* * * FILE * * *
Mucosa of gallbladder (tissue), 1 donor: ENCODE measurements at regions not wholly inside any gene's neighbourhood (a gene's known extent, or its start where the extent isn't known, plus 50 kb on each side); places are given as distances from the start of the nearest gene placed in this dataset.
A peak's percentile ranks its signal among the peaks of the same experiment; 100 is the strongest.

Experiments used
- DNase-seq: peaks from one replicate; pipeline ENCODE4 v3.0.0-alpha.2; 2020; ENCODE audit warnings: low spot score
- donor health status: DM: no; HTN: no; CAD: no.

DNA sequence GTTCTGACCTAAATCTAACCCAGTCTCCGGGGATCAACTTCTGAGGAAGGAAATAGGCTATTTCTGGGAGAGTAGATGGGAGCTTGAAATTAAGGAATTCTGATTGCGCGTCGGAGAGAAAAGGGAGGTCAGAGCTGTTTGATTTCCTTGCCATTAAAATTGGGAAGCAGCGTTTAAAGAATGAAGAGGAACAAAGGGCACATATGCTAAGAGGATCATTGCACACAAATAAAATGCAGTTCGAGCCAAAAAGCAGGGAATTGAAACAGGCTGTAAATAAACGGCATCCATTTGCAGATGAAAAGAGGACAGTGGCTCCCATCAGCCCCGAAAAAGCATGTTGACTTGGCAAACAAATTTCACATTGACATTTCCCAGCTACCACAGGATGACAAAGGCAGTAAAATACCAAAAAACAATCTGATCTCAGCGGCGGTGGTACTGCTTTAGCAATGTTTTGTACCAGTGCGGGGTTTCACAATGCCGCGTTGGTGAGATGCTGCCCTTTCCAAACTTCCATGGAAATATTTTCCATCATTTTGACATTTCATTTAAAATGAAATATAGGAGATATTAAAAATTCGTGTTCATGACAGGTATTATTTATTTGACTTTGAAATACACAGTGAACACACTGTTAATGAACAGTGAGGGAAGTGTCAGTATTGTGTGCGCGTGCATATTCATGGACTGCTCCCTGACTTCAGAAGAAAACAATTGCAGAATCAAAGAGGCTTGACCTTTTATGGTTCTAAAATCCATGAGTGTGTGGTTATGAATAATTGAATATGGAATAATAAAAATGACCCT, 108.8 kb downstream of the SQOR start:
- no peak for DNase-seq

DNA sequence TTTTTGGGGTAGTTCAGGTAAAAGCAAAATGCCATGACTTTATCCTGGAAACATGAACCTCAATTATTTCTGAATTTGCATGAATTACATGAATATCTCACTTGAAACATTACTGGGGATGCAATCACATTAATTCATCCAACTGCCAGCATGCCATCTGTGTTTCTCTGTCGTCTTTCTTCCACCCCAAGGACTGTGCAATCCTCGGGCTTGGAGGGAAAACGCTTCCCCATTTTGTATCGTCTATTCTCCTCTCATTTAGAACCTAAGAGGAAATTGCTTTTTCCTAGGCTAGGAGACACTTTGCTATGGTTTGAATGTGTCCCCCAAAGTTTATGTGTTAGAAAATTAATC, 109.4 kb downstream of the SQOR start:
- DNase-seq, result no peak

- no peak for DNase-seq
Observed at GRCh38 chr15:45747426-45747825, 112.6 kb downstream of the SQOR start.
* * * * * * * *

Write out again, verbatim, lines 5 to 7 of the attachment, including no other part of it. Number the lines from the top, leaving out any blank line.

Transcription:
- donor health status: DM: no; HTN: no; CAD: no.

DNA sequence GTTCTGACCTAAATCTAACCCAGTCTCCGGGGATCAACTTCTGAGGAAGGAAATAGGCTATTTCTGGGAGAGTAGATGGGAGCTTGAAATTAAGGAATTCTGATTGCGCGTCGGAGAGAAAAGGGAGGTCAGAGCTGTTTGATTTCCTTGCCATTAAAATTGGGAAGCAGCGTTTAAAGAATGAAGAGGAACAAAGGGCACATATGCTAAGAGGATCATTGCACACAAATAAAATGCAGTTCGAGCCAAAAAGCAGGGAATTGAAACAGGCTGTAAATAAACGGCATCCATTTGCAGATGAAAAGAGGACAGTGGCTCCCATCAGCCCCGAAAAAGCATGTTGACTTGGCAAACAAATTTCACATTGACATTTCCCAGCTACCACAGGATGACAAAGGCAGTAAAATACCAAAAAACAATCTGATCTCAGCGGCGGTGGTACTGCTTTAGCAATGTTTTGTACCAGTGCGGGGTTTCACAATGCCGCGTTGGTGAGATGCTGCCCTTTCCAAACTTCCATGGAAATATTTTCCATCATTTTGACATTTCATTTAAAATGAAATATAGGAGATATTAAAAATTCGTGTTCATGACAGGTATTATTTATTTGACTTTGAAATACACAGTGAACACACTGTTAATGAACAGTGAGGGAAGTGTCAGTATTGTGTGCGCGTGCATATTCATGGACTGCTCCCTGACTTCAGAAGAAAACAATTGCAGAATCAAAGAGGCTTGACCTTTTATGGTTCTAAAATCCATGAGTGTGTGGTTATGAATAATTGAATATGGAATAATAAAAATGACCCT, 108.8 kb downstream of the SQOR start:
- no peak for DNase-seq